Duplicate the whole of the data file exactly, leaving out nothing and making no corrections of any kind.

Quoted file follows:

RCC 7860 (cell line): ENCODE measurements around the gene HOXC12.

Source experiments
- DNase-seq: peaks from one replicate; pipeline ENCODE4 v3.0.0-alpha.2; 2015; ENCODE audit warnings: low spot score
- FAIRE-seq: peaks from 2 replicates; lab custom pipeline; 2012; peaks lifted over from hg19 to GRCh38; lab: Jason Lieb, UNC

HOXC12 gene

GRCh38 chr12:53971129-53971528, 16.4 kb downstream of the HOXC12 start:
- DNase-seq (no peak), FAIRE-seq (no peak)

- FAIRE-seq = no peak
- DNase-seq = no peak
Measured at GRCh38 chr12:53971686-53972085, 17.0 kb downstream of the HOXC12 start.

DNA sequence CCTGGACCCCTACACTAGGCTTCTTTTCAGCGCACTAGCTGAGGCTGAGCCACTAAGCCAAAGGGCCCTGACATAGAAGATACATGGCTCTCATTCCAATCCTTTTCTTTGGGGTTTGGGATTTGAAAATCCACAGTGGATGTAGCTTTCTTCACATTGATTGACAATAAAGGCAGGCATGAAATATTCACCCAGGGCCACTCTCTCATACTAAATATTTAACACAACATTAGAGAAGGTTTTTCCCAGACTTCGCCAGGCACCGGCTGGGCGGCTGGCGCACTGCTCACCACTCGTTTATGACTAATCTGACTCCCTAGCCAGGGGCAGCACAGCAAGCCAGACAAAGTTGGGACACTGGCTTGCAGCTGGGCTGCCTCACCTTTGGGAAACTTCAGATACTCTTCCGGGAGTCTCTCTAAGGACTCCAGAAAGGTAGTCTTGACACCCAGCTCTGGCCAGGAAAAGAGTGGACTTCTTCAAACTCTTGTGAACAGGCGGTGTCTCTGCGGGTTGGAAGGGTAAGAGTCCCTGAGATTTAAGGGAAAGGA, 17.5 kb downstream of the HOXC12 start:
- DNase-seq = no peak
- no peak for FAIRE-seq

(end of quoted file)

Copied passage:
RCC 7860 (cell line): ENCODE measurements around the gene HOXC12.

Source experiments
- DNase-seq: peaks from one replicate; pipeline ENCODE4 v3.0.0-alpha.2; 2015; ENCODE audit warnings: low spot score
- FAIRE-seq: peaks from 2 replicates; lab custom pipeline; 2012; peaks lifted over from hg19 to GRCh38; lab: Jason Lieb, UNC

HOXC12 gene

GRCh38 chr12:53971129-53971528, 16.4 kb downstream of the HOXC12 start:
- DNase-seq (no peak), FAIRE-seq (no peak)

- FAIRE-seq = no peak
- DNase-seq = no peak
Measured at GRCh38 chr12:53971686-53972085, 17.0 kb downstream of the HOXC12 start.

DNA sequence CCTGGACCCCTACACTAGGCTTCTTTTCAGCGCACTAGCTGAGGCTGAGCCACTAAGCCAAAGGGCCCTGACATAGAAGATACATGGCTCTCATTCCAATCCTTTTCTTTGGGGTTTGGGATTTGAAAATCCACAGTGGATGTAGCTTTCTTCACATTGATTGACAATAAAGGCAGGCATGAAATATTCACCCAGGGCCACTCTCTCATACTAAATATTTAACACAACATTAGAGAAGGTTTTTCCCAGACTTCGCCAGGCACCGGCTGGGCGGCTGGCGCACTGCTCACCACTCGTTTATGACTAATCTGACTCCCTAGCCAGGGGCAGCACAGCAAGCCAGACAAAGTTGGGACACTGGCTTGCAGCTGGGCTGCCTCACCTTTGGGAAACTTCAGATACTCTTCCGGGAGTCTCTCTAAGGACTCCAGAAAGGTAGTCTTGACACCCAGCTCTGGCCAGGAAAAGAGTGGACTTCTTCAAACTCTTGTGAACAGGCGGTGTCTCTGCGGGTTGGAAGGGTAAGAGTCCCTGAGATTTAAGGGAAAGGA, 17.5 kb downstream of the HOXC12 start:
- DNase-seq = no peak
- no peak for FAIRE-seq